Python rescue: Who ya gonna call?

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A ball python in Fry’s Spring took a liking to an area outside Chris Bailey’s basement door.

Chris Bailey A ball python in Fry’s Spring took a liking to an area outside Chris Bailey’s basement door. Chris Bailey

Chris Bailey was a little unnerved to see a snake she thought might be a copperhead hanging around her basement door in Fry’s Spring three times over a three-week period.

After checking the Virginia Herpetological Society website, “I figured it wasn’t a copperhead,” she says. “My husband said, this isn’t a Virginia snake.” With a little Googling, they deduced it was a ball python.

She asked on the Nextdoor website whether anyone had lost a python, and learned that another one had been spotted in the neighborhood—and killed.

Bailey didn’t want to go that route. So she called the Wildlife Center in Waynesboro, which doesn’t keep non-native species, but it referred her to the Blue Ridge Reptile Rescue in Fairfield, near Lexington.

Virginia Military Institute biology professor Emily Lilly founded the reptile rescue about three years ago, when her daughter’s bearded dragon needed a bigger tank. Lilly saw an ad for someone selling one, and when she went to pick up the tank, she noticed a scrawny bearded dragon in the sand, which the seller said she could have.

“That was our first rescue,” says Lilly.

The ball python is one of the least aggressive snakes, says Lilly, and it got its name because it curls up in a ball when threatened.

She instructed Bailey on how to nab the creature, which was moving slowly because of the cold. (Had it actually been a copperhead, Lilly’s advice would have been, “Just let it be.”)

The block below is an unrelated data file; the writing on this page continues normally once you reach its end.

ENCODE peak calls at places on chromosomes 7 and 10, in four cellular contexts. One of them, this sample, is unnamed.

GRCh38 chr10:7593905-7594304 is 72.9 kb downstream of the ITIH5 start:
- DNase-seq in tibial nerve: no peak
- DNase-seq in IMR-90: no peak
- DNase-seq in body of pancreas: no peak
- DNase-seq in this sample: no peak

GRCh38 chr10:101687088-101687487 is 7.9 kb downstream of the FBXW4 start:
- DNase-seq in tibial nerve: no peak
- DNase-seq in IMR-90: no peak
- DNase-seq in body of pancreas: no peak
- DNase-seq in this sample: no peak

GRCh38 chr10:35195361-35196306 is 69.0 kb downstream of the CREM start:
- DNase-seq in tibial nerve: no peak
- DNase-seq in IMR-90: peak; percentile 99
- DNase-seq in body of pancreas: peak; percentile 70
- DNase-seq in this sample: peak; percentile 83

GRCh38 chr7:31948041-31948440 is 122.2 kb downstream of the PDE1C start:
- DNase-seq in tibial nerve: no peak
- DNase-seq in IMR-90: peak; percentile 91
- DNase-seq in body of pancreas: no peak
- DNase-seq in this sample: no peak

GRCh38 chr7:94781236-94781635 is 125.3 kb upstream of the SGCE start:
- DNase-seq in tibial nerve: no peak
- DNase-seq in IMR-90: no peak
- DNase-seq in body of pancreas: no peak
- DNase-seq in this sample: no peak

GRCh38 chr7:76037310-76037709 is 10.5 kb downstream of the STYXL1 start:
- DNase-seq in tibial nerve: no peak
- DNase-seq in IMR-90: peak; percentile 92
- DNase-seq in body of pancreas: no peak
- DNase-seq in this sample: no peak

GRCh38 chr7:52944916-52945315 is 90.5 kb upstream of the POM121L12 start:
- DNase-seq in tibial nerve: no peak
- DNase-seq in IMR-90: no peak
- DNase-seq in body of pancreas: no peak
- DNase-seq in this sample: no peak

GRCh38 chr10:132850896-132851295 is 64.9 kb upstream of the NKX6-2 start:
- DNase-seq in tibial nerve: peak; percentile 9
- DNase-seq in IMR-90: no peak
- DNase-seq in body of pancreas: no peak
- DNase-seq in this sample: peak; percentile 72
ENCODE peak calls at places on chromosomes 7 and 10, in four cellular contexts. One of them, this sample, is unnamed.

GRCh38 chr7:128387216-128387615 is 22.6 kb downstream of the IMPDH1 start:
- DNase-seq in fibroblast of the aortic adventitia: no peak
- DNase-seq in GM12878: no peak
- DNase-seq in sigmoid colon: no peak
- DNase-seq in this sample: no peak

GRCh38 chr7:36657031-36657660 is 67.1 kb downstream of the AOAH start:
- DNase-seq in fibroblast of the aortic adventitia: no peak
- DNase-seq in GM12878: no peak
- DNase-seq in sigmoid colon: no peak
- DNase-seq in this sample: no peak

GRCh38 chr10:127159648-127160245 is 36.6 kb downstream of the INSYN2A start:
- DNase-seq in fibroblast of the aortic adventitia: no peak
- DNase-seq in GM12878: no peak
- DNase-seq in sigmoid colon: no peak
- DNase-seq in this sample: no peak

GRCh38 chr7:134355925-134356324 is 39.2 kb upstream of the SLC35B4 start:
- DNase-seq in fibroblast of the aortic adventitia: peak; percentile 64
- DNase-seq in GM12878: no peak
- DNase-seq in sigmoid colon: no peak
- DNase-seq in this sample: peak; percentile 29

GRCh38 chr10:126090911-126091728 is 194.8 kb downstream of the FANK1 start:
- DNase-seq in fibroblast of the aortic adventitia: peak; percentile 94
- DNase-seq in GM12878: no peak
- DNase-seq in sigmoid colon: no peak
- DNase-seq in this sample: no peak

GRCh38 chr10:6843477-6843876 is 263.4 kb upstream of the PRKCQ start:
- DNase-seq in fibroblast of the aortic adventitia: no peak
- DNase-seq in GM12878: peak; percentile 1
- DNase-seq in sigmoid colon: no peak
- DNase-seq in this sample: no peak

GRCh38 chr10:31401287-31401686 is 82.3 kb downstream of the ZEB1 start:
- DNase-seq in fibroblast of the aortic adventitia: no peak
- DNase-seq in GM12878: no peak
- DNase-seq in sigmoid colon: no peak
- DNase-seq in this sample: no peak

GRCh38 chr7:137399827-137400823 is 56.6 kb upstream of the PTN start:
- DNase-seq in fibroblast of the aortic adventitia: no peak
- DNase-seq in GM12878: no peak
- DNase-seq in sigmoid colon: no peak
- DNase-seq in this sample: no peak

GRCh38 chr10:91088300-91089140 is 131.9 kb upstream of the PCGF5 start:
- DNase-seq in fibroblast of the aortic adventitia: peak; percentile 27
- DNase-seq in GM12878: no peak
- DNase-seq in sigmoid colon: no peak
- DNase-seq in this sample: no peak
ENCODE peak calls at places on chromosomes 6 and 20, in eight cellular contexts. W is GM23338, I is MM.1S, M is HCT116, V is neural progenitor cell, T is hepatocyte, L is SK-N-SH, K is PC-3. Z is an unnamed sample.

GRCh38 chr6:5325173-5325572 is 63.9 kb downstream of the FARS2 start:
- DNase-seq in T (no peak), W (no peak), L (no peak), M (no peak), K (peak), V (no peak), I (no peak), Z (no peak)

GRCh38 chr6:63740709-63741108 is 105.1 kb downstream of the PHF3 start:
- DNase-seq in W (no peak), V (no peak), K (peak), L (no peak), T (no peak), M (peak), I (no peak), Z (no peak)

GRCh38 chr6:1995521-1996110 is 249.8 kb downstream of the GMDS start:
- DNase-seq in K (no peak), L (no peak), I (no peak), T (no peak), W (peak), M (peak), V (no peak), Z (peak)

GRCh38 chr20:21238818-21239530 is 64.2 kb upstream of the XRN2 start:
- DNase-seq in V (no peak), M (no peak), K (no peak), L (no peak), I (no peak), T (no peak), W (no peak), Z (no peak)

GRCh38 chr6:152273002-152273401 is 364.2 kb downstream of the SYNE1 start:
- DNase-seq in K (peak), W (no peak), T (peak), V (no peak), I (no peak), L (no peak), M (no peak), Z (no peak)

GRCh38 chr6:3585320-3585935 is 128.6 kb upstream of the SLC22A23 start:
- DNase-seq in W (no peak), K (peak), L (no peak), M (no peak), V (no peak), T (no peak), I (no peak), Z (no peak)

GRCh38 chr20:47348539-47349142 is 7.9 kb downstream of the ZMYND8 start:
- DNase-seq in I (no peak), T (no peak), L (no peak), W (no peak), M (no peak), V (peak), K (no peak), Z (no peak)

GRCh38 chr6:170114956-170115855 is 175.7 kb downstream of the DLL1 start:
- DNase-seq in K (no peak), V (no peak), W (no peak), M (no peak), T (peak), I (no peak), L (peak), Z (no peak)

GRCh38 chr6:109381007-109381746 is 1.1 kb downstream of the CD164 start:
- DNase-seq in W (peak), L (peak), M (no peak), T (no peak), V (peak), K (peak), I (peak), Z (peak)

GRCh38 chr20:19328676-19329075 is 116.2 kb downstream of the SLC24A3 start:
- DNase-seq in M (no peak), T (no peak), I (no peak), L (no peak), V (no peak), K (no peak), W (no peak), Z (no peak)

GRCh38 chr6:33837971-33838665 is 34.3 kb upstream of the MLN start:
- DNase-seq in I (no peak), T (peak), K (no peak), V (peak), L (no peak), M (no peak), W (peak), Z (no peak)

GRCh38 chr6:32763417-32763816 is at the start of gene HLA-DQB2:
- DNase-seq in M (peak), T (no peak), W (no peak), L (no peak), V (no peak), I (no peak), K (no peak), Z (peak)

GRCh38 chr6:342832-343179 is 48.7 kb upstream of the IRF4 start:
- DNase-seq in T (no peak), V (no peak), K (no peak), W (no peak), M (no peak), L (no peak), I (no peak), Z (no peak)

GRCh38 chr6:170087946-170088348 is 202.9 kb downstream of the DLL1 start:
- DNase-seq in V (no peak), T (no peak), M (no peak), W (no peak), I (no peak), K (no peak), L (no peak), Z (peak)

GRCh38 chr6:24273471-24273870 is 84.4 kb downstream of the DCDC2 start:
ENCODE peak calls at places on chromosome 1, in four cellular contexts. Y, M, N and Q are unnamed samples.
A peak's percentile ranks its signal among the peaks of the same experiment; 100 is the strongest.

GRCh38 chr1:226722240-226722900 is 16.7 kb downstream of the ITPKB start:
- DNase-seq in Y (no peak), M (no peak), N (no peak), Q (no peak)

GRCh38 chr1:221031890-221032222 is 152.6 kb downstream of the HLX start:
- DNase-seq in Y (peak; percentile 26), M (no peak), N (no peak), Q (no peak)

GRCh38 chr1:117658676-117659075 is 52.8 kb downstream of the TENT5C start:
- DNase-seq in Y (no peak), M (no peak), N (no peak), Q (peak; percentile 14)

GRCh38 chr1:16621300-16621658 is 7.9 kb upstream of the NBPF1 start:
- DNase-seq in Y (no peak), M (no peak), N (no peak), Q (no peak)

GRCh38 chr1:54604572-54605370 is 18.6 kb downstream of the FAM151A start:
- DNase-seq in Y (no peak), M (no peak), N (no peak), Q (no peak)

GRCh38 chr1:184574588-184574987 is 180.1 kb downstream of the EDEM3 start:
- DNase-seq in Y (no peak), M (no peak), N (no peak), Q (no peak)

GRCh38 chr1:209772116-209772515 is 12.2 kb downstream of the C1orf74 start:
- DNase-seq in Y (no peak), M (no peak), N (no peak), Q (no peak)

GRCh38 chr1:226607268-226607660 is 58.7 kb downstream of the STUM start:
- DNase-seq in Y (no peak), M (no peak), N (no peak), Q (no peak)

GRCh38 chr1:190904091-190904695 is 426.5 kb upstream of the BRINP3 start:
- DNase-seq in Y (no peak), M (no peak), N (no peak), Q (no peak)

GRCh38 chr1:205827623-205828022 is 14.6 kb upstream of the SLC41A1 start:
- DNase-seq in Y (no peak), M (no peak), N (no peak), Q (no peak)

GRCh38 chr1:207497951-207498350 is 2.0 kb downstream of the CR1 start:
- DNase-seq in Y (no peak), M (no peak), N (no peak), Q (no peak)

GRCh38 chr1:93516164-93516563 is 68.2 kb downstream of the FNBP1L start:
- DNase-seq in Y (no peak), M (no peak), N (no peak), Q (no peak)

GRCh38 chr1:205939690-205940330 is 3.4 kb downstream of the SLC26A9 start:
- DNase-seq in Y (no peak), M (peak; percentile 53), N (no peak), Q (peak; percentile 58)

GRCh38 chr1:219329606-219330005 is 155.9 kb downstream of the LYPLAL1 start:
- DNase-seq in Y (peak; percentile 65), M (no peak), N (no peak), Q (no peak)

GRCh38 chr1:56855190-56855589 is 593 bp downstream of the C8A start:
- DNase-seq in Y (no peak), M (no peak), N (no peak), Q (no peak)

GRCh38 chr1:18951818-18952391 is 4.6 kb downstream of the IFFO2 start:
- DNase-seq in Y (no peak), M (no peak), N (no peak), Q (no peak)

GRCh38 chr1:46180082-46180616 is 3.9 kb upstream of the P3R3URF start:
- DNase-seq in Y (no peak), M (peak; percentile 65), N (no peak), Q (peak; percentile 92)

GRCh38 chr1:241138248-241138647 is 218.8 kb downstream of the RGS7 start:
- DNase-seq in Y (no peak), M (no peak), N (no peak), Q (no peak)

Bailey threw a towel over the python, which she guesses is about three feet long. She deposited it into a non-airtight Rubbermaid tote storage box, and drove it over to Waynesboro to meet Lilly.

The next step is to get the snake healthy, says Lilly. “She had some scratches—maybe she was attacked by a cat.” And then she’ll look for an adoptive family. “We’re run just like any other animal shelter.”

If Bailey had not recognized the animal was not a threat and needed rescue, says Lilly, “it would have frozen. It could have been a disposed pet. It was definitely born in captivity.”

Most of the rescue reptiles are left in apartments or surrendered by owners, says Lilly. “It’s bad for the environment to dump a pet,” she says. “The last thing I want anyone to do is dump them.”

And Bailey, although not a snake lover, didn’t want the python to die. She has a message for would-be ball python owners: “People, take care of your snakes. A ball python can live 30 years in captivity. It’s a long-term commitment.”

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